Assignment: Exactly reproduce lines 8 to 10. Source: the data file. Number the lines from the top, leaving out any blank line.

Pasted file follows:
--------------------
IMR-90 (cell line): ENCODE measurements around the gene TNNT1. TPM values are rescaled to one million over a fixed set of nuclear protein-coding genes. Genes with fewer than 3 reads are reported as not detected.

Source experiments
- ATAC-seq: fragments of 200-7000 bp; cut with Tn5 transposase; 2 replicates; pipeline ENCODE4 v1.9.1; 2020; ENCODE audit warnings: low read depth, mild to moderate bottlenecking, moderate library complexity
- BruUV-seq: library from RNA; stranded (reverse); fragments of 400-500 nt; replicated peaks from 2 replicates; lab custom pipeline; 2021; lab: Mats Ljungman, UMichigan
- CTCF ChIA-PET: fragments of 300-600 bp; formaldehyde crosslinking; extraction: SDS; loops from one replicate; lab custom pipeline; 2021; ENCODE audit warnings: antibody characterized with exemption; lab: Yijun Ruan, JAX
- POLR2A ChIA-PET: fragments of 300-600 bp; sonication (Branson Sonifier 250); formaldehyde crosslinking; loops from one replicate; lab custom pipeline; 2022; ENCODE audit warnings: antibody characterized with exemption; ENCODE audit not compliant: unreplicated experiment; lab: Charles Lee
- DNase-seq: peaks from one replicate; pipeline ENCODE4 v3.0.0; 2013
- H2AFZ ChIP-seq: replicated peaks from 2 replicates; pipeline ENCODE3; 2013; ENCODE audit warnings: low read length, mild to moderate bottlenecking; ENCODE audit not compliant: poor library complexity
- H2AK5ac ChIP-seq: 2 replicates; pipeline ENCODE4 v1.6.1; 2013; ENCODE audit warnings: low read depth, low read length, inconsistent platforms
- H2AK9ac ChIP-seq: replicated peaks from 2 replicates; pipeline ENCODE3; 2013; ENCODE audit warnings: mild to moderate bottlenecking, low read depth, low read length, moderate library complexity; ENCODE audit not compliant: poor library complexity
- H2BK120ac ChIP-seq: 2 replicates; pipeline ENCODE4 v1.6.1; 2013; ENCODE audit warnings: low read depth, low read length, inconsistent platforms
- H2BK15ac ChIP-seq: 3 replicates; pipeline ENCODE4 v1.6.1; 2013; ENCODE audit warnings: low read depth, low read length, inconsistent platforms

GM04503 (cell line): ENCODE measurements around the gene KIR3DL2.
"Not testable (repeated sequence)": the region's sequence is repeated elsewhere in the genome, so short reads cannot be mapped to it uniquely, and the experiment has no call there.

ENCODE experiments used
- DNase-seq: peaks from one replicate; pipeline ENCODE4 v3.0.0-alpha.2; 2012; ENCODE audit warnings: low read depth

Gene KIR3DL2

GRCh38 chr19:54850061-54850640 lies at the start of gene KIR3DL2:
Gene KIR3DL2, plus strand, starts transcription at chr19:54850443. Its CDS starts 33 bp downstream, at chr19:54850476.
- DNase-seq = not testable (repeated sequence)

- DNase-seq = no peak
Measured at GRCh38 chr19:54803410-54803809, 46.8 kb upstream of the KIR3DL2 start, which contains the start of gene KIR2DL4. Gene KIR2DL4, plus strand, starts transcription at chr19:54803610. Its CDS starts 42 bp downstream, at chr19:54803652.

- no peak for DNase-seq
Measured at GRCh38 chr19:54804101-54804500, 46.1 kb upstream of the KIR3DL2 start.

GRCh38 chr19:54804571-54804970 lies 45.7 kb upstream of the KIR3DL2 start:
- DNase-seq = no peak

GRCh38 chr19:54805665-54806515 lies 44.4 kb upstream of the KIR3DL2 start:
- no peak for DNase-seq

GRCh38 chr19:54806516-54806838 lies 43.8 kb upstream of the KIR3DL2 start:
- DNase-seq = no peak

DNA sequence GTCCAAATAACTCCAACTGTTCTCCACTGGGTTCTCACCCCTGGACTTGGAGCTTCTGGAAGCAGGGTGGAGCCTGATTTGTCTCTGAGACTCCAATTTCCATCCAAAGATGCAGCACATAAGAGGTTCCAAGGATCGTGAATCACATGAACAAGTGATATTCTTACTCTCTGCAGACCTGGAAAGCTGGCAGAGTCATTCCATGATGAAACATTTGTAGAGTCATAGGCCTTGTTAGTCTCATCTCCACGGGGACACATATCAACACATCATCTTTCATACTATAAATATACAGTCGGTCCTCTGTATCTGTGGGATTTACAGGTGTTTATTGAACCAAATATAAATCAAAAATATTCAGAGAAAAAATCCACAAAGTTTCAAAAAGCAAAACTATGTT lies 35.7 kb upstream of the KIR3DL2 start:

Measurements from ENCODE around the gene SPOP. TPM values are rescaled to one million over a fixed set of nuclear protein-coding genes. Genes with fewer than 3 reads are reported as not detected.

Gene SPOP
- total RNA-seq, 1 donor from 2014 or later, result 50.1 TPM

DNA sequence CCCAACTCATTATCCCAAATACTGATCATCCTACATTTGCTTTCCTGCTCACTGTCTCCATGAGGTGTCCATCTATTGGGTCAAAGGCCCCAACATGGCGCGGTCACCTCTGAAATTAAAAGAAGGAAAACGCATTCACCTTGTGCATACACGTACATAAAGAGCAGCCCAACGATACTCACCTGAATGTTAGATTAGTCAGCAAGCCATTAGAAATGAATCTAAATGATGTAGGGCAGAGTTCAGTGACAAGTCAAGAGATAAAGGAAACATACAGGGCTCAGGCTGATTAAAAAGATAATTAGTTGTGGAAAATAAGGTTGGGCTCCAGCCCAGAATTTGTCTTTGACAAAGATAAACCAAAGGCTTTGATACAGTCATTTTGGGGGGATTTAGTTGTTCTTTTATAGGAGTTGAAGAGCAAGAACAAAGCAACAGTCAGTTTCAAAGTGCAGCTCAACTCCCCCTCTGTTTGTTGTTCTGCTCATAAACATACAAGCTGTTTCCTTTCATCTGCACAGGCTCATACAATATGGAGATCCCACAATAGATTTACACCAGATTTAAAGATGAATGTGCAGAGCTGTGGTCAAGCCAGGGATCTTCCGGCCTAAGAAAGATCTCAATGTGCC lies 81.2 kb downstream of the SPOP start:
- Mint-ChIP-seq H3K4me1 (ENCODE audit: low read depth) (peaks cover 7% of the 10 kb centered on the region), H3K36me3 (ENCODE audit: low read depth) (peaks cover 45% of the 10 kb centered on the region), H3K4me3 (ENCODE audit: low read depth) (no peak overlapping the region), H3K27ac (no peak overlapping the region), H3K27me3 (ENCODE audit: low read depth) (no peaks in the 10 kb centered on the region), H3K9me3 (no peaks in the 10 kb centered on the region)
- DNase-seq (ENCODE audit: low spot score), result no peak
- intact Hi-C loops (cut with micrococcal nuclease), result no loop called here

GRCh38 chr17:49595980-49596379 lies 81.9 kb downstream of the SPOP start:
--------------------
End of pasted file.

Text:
- H2AFZ ChIP-seq: replicated peaks from 2 replicates; pipeline ENCODE3; 2013; ENCODE audit warnings: low read length, mild to moderate bottlenecking; ENCODE audit not compliant: poor library complexity
- H2AK5ac ChIP-seq: 2 replicates; pipeline ENCODE4 v1.6.1; 2013; ENCODE audit warnings: low read depth, low read length, inconsistent platforms
- H2AK9ac ChIP-seq: replicated peaks from 2 replicates; pipeline ENCODE3; 2013; ENCODE audit warnings: mild to moderate bottlenecking, low read depth, low read length, moderate library complexity; ENCODE audit not compliant: poor library complexity